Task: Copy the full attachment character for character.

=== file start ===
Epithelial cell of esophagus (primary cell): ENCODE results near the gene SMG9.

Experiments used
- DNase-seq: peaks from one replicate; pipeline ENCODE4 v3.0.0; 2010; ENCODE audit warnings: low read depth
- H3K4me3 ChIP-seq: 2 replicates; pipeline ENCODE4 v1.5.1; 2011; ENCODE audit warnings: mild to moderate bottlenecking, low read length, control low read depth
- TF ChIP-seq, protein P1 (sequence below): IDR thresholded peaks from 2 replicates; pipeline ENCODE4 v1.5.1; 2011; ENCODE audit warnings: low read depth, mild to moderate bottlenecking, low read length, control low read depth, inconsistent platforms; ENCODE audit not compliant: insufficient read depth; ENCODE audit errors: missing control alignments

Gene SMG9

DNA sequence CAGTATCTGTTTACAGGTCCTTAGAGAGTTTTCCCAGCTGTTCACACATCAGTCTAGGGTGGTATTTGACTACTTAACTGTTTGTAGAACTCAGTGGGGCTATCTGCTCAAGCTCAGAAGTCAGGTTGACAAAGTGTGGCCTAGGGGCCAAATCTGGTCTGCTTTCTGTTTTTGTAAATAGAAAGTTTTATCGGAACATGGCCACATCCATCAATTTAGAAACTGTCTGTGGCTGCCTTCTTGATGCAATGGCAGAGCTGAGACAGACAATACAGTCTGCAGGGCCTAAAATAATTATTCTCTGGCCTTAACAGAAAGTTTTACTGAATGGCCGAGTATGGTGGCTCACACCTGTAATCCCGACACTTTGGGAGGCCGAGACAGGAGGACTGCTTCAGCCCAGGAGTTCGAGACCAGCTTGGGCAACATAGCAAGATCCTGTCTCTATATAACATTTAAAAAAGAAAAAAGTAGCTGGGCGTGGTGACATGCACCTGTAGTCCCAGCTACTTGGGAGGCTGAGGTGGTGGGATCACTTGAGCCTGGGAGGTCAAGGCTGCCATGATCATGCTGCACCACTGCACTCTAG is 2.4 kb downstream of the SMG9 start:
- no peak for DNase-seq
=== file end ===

Epithelial cell of esophagus (primary cell): ENCODE results near the gene SMG9.

Experiments used
- DNase-seq: peaks from one replicate; pipeline ENCODE4 v3.0.0; 2010; ENCODE audit warnings: low read depth
- H3K4me3 ChIP-seq: 2 replicates; pipeline ENCODE4 v1.5.1; 2011; ENCODE audit warnings: mild to moderate bottlenecking, low read length, control low read depth
- TF ChIP-seq, protein P1 (sequence below): IDR thresholded peaks from 2 replicates; pipeline ENCODE4 v1.5.1; 2011; ENCODE audit warnings: low read depth, mild to moderate bottlenecking, low read length, control low read depth, inconsistent platforms; ENCODE audit not compliant: insufficient read depth; ENCODE audit errors: missing control alignments

Gene SMG9

DNA sequence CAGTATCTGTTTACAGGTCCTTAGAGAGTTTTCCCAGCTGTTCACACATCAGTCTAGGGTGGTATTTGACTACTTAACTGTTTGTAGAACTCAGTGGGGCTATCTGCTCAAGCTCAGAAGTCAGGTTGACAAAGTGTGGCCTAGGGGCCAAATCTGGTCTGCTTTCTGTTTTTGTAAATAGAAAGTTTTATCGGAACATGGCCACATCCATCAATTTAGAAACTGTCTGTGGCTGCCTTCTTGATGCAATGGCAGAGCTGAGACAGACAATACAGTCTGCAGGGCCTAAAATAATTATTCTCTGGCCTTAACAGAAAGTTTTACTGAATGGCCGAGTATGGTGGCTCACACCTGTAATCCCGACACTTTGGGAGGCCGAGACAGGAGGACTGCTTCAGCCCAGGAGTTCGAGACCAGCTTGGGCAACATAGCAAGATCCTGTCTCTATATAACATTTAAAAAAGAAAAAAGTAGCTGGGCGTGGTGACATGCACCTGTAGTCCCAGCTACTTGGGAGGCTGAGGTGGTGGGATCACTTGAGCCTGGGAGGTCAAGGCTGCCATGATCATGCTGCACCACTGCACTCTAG is 2.4 kb downstream of the SMG9 start:
- no peak for DNase-seq